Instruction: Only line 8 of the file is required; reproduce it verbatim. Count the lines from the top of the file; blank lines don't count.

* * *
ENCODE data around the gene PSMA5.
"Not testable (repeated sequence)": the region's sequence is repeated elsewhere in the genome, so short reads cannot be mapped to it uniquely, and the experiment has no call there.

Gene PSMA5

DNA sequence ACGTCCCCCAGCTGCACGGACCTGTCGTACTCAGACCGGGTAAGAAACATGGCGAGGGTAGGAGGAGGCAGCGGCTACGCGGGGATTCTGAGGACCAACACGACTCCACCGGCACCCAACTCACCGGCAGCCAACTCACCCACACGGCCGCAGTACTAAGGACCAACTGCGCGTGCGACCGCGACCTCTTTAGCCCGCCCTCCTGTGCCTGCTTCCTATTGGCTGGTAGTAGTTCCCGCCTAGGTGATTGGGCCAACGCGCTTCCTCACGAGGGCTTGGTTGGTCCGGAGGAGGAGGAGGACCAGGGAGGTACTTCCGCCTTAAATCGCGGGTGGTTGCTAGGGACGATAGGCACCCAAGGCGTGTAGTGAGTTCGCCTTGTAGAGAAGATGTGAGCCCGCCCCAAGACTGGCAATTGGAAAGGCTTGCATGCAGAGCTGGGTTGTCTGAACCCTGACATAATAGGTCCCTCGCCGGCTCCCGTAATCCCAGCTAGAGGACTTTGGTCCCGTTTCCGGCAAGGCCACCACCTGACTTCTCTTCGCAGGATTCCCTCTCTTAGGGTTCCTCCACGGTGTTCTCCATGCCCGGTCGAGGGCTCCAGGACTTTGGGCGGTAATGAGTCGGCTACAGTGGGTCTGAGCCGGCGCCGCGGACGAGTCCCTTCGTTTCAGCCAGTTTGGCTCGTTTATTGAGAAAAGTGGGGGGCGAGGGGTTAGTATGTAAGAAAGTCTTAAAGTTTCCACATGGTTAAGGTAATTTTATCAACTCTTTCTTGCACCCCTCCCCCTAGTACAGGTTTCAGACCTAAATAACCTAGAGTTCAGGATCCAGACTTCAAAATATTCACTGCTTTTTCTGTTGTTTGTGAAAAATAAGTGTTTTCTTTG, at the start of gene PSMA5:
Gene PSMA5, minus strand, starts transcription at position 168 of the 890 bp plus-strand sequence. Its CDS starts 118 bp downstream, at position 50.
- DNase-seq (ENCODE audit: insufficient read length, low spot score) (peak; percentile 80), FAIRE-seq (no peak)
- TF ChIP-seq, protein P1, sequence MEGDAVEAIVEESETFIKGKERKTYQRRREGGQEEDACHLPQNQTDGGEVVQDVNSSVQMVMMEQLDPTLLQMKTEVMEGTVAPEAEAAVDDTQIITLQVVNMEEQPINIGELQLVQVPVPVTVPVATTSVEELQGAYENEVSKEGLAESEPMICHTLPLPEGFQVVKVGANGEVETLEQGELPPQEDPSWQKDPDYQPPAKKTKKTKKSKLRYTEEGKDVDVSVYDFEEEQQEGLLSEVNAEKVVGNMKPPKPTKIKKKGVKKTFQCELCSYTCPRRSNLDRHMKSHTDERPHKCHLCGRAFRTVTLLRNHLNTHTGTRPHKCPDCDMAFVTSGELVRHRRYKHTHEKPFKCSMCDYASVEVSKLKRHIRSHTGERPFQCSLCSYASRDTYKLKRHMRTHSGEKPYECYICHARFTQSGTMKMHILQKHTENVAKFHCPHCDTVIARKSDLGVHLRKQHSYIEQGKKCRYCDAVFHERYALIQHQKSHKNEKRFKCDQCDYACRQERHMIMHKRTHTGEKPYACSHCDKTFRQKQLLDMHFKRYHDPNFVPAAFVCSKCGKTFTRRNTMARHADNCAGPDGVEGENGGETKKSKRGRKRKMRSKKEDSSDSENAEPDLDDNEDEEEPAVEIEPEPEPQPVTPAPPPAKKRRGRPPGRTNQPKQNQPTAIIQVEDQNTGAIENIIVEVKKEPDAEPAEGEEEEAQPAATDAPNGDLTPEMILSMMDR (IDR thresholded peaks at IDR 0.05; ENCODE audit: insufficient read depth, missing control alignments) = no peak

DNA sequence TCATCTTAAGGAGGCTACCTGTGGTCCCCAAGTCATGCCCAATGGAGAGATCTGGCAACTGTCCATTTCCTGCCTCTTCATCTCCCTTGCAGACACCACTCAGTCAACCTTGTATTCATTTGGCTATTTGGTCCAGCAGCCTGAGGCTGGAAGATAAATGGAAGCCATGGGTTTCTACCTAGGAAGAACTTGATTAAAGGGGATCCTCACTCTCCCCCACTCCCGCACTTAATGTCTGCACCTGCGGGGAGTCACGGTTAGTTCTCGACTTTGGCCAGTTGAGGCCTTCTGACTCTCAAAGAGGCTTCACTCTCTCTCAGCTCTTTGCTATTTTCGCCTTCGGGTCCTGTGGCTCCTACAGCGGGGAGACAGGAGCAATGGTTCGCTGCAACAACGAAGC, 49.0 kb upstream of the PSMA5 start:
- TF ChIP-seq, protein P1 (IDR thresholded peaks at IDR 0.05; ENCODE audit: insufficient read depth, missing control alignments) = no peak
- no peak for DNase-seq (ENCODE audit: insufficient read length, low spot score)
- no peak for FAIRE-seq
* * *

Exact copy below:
DNA sequence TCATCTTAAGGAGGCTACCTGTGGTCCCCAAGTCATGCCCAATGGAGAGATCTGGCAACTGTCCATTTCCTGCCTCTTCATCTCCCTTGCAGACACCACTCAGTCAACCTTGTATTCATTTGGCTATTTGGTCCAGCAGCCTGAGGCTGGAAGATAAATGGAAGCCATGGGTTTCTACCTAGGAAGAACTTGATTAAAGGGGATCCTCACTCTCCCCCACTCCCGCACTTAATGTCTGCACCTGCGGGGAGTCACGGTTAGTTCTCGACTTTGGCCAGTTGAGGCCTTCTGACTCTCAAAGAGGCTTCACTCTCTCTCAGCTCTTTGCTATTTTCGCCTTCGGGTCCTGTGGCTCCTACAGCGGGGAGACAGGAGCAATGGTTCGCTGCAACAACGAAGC, 49.0 kb upstream of the PSMA5 start: